Boniodendron minus is a species of deciduous flowering shrub in the soapberry family (Sapindaceae) which is endemic to Vietnam. The trees are known to grow on limestone mountains.
- Family: Sapindaceae
- Genus: Boniodendron
- Scientific name: Boniodendron minusSynynonyms: Sinoradlkofera minor (Hemsl.) F.G. Mey. 1977., Koelreuteria minor Hemsl. 1900; Harpullia parviflora Lecomte, 1912; Boniodendron parviflorum (Lecomte) Gagnep. 1946.
- Vietnamese name: bông mộc
Trees: small, 2–15 m tall. Bark: dark brown, fissured; branches pubescent.
Leaves: fascicled at branch apices, paripinnate, 9–12 cm; petiole: 1–2 cm, slender, pubescent with axis; leaflets: 10–20; petiolules ca. 1 mm; blades: lanceolate or elliptic, 2–3(–4) × 1–1.5 cm, papery, glabrous except pubescent on midvein, base oblique, one side cuneate, other side rounded or obtuse, margin obtusely serrate, apex obtuse. Thyrses: terminal, rarely axillary, nearly as long as leaves, pubescent; branches: spreading.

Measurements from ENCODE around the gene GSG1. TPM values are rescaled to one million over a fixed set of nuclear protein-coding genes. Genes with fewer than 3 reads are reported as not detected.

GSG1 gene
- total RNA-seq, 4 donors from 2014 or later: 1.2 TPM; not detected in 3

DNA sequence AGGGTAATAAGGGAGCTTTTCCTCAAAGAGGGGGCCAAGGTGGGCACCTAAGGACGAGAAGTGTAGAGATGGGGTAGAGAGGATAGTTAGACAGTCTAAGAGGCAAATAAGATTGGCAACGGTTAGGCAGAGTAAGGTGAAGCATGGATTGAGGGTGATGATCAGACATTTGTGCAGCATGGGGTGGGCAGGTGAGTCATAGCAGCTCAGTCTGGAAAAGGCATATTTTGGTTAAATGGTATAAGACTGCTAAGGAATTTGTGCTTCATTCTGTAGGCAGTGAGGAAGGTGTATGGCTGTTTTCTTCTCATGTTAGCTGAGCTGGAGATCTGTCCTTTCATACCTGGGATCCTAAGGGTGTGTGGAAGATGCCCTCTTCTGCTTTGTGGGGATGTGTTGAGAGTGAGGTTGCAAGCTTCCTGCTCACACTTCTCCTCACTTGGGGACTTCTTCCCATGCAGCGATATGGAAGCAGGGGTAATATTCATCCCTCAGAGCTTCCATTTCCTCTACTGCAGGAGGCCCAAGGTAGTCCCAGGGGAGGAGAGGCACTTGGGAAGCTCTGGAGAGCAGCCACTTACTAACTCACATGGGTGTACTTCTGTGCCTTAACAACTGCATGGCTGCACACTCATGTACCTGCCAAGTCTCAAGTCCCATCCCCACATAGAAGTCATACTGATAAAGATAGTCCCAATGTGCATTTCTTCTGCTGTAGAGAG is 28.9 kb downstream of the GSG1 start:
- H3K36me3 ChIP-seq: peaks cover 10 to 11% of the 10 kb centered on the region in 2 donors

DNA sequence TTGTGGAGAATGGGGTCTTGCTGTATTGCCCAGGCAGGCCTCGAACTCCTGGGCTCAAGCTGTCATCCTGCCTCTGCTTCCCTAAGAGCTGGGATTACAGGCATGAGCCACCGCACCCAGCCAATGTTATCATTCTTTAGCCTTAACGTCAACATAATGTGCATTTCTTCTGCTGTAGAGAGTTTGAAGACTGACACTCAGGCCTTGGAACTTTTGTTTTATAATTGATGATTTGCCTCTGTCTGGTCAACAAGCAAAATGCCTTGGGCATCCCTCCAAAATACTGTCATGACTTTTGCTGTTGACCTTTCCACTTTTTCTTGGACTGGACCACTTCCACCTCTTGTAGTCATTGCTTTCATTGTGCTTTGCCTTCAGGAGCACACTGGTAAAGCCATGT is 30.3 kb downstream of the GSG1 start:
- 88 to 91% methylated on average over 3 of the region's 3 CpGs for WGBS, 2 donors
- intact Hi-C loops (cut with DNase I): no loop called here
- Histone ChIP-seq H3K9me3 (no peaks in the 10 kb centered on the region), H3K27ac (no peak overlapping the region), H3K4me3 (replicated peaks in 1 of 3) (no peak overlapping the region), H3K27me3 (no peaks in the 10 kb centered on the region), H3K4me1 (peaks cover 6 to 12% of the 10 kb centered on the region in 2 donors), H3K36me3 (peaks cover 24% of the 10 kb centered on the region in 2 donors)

Flowers: pale yellow to nearly white; buds globose, ca. 1.5 mm in diam. Pedicels: 2–3 mm, pubescent. Sepals: 5; upper 4 oblong, ca. 2.2 mm; lower 1 suborbicular, ca. 1.6 mm, white pubescent, margin ciliate. Petals: oblong, ca. 2.4 mm, pinnately veined, abaxially white pilose, adaxially glabrous. Stamens: 8; filaments ca. 4 mm. Ovary: 3-furrowed and ridged, hairy. Capsules: subglobose in outline, 3-winged, 1.8–2.3 cm (including wings) in diam., apex concave and with persistent style.
Seeds: ca. 4 mm in diam. Fl. May–Jun, fr. Jul–Aug.
In Vietnam, the bông mộc plant is cultivated as landscape trees in limestone mountains in Hạ Long Bay (Quảng Ninh province) to protect genetic and ecosystem diversity.